And right then an e-mail came through from this woman, I don't know where she was from, but she'd read my books and she wanted to thank me. She wasn't an alcoholic but she' was disabled and this has been a huge, ongoing struggle and challenge not to feel victimized; not to make her life one big resentment.
"I am consoled by a God who enters into a frail body and knows what is is to hurt and be tired. Even my disabled friends who weren’t necessarily Christian were touched by Christ’s suffering. I was meditating on the mysteries and I thought of Christ consoling the women on the way to Golgotha. Here he is, broken, tired, and bleeding, and yet he still finds it within Himself to comfort others. We are never relieved of our obligation to love and comfort others. No matter how small my actions may be I must reach out to others in love no matter how dire my own circumstance."
So there you have it: the heart of what it means to follow Christ; and in a way, too, the "answer" to the guy's question. You have to deal with your own terrible, incessant weaknesses and frailties and basic needs, and you also have to remain forever open to the needs and weaknesses of others. And sometimes that seems so hard you just want to put your head in your hands and cry: out of frustration, our of fatigue, out of forlornness. There is so little we can do for each other and yet we are bound with our dying breath to do what we can anyway.
This young man, who had been unfailingly polite, who had inquired after my health, who was obviously a kind, well-meaning, earnest seeker was asking an important question. And maybe the reason he kept asking was because I kept responding in a way that was partly sincere but partly also wanted to get him off my back, the answer to me seemed so obvious. So I am going to give his concerns some more thought and maybe write a longer, more reasoned response that I can share with you all as well and there it will be in case the question comes up again, from him or others. I asked him if I could quote his email and he said yes and when he reads this, this dear man will know what poor material he's dealing with!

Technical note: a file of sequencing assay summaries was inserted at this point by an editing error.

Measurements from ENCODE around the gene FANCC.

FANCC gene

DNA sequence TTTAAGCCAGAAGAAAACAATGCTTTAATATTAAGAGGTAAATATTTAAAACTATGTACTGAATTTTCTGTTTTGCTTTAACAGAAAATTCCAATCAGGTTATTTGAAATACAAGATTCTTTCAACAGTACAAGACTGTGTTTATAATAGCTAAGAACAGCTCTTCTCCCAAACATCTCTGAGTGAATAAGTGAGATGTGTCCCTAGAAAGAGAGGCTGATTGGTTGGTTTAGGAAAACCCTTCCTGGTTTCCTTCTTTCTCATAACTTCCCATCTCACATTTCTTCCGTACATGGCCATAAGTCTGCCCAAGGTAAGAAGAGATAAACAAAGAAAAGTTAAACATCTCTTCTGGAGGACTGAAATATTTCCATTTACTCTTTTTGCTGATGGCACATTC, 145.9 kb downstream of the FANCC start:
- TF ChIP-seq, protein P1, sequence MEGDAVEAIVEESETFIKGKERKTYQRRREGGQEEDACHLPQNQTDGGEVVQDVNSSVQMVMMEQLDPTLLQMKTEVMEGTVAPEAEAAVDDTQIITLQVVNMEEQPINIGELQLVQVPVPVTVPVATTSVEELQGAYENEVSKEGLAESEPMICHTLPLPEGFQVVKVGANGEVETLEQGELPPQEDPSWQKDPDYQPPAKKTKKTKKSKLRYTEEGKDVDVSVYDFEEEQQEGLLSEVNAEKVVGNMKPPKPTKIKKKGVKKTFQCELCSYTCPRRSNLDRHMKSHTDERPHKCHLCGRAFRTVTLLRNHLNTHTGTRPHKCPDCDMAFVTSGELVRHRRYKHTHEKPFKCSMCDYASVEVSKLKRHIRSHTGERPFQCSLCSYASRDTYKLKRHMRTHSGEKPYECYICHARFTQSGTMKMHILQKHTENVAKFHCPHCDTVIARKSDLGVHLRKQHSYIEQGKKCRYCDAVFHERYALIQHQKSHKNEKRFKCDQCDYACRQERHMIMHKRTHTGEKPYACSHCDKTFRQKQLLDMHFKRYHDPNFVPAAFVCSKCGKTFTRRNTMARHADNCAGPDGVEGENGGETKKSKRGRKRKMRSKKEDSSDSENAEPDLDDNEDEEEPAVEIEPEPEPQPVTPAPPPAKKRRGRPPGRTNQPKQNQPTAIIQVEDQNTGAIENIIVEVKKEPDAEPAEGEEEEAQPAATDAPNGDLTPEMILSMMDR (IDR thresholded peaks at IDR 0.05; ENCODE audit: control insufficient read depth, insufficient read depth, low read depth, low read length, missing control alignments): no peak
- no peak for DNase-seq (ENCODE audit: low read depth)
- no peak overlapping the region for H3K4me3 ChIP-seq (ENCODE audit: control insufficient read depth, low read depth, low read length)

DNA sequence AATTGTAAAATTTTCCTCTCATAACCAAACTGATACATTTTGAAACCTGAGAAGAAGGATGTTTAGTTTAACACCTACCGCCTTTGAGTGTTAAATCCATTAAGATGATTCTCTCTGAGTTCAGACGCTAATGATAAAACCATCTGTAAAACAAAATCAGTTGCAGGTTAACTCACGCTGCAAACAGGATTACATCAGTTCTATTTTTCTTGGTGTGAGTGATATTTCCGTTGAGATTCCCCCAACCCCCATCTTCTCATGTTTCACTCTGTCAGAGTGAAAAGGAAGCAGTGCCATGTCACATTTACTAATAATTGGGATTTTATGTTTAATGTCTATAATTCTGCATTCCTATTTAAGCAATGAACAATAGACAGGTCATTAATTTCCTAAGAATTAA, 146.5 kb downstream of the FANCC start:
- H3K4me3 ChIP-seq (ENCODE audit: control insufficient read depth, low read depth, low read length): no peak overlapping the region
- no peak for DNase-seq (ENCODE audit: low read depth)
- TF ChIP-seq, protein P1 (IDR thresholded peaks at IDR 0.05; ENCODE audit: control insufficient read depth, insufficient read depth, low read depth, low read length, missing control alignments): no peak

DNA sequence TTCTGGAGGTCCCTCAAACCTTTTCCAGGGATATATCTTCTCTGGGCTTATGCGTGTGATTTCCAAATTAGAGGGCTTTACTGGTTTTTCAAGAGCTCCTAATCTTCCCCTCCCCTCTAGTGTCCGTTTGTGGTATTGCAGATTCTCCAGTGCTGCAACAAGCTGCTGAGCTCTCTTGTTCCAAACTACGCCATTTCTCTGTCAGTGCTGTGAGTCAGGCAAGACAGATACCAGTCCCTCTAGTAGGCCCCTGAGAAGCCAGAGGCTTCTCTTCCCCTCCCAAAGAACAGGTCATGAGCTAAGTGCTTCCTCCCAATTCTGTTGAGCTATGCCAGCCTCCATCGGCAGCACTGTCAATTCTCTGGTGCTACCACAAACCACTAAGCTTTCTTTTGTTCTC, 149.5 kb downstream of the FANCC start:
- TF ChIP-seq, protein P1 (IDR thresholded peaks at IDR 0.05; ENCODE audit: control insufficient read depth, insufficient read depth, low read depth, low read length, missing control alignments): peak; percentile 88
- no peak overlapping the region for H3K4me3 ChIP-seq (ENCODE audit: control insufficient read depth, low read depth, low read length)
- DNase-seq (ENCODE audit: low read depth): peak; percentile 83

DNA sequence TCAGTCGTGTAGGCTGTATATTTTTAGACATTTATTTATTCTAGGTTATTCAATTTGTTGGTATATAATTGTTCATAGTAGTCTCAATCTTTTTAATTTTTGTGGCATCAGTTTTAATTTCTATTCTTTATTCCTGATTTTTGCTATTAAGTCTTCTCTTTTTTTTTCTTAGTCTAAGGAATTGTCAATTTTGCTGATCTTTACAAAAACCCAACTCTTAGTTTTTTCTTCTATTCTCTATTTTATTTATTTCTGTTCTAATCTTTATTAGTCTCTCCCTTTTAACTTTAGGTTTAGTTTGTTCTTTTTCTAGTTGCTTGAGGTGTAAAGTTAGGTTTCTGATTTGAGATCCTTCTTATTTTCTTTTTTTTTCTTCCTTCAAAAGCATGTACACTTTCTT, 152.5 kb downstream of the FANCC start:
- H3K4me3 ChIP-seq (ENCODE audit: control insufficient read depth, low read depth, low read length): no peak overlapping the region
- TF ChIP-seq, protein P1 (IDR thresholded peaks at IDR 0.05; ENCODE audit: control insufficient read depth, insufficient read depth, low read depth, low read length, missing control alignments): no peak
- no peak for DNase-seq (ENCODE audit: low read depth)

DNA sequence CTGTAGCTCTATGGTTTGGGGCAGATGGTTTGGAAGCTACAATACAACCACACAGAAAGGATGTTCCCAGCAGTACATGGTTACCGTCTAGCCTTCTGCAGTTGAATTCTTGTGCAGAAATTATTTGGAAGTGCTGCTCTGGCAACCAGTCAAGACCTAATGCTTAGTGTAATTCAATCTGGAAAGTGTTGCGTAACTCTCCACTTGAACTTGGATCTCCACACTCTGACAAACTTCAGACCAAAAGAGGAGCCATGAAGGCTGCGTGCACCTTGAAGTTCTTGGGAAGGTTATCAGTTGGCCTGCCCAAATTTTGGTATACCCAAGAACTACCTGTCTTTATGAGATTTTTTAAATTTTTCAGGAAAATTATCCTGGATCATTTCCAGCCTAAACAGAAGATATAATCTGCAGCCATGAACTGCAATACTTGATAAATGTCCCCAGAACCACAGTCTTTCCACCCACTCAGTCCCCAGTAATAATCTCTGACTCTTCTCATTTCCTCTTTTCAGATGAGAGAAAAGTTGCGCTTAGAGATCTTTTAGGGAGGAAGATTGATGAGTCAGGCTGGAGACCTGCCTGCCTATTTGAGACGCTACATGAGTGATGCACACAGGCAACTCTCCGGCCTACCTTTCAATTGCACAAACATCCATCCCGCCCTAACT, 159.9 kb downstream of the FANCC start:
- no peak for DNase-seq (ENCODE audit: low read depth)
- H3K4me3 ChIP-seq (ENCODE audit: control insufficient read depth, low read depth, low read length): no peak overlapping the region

Anyway, all of the above somehow brought to mind a passage from A River Runs Through It, the spare, true, gem-like, heart-wrenching novella by the late Norman Maclean.The story is about fly-fishing, but it's also about fathers and sons and mothers, and alcoholism, and what we pass on to each other, and rivers and mountains and trees, and the rock-hard, bone-deep realities of love.
This is a conversation between the eldest son and his father about the younger, troubled, doomed, tragically flawed and much beloved brother/son:
“You are too young to help anybody and I am too old,” [the father] said. “By help I don’t mean a courtesy like serving chokecherry jelly or giving money.
“Help,” he said, “is giving part of yourself to somebody who comes to accept it willingly and needs it badly.
“So it is,” he said, using an old homiletic transition, “that we can seldom help anybody. Either we don’t know what part to give or maybe we don’t like to give any part of ourselves. Then, more often than not, the part that is needed is not wanted. And even more often, we do not have the part that is needed. It is like the auto-supply shop over town where they always say, ‘Sorry, we are just out of that part.’”
I told him, “You make it too tough. Help doesn’t have to be anything that big.”
He asked me, “Do you think your mother helps him by buttering his rolls?”
“She might,” I told him. “In fact, yes, I think she does.”